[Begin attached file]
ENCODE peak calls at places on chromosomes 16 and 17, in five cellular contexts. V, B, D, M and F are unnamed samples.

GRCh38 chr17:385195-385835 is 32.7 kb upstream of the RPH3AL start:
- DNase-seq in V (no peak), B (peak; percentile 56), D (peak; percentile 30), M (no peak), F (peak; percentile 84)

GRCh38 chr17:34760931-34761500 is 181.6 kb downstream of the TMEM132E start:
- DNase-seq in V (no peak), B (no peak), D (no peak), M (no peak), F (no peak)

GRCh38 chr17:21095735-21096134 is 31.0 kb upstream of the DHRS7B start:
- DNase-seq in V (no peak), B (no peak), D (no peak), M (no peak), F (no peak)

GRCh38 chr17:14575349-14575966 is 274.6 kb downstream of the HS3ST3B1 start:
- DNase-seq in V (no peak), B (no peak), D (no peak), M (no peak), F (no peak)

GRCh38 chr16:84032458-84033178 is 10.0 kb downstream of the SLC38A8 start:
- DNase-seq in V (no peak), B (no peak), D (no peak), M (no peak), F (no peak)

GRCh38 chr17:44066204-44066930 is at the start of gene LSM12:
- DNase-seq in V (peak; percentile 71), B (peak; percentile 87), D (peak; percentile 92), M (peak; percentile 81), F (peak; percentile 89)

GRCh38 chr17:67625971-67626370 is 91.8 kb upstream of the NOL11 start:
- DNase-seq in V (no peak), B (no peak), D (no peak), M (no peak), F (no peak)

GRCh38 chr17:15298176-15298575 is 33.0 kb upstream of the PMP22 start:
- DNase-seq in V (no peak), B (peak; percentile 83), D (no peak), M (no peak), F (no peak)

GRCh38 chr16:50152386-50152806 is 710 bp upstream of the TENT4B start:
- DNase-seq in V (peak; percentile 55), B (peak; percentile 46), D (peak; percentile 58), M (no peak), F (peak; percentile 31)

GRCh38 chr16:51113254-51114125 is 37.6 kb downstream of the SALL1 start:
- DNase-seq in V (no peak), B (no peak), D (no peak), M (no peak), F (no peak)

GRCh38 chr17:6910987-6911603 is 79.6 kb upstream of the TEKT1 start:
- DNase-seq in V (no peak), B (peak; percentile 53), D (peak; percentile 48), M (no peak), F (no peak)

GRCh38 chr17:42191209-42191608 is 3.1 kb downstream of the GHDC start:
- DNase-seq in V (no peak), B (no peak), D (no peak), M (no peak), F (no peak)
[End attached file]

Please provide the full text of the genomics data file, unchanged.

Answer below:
ENCODE peak calls at places on chromosomes 16 and 17, in five cellular contexts. V, B, D, M and F are unnamed samples.

GRCh38 chr17:385195-385835 is 32.7 kb upstream of the RPH3AL start:
- DNase-seq in V (no peak), B (peak; percentile 56), D (peak; percentile 30), M (no peak), F (peak; percentile 84)

GRCh38 chr17:34760931-34761500 is 181.6 kb downstream of the TMEM132E start:
- DNase-seq in V (no peak), B (no peak), D (no peak), M (no peak), F (no peak)

GRCh38 chr17:21095735-21096134 is 31.0 kb upstream of the DHRS7B start:
- DNase-seq in V (no peak), B (no peak), D (no peak), M (no peak), F (no peak)

GRCh38 chr17:14575349-14575966 is 274.6 kb downstream of the HS3ST3B1 start:
- DNase-seq in V (no peak), B (no peak), D (no peak), M (no peak), F (no peak)

GRCh38 chr16:84032458-84033178 is 10.0 kb downstream of the SLC38A8 start:
- DNase-seq in V (no peak), B (no peak), D (no peak), M (no peak), F (no peak)

GRCh38 chr17:44066204-44066930 is at the start of gene LSM12:
- DNase-seq in V (peak; percentile 71), B (peak; percentile 87), D (peak; percentile 92), M (peak; percentile 81), F (peak; percentile 89)

GRCh38 chr17:67625971-67626370 is 91.8 kb upstream of the NOL11 start:
- DNase-seq in V (no peak), B (no peak), D (no peak), M (no peak), F (no peak)

GRCh38 chr17:15298176-15298575 is 33.0 kb upstream of the PMP22 start:
- DNase-seq in V (no peak), B (peak; percentile 83), D (no peak), M (no peak), F (no peak)

GRCh38 chr16:50152386-50152806 is 710 bp upstream of the TENT4B start:
- DNase-seq in V (peak; percentile 55), B (peak; percentile 46), D (peak; percentile 58), M (no peak), F (peak; percentile 31)

GRCh38 chr16:51113254-51114125 is 37.6 kb downstream of the SALL1 start:
- DNase-seq in V (no peak), B (no peak), D (no peak), M (no peak), F (no peak)

GRCh38 chr17:6910987-6911603 is 79.6 kb upstream of the TEKT1 start:
- DNase-seq in V (no peak), B (peak; percentile 53), D (peak; percentile 48), M (no peak), F (no peak)

GRCh38 chr17:42191209-42191608 is 3.1 kb downstream of the GHDC start:
- DNase-seq in V (no peak), B (no peak), D (no peak), M (no peak), F (no peak)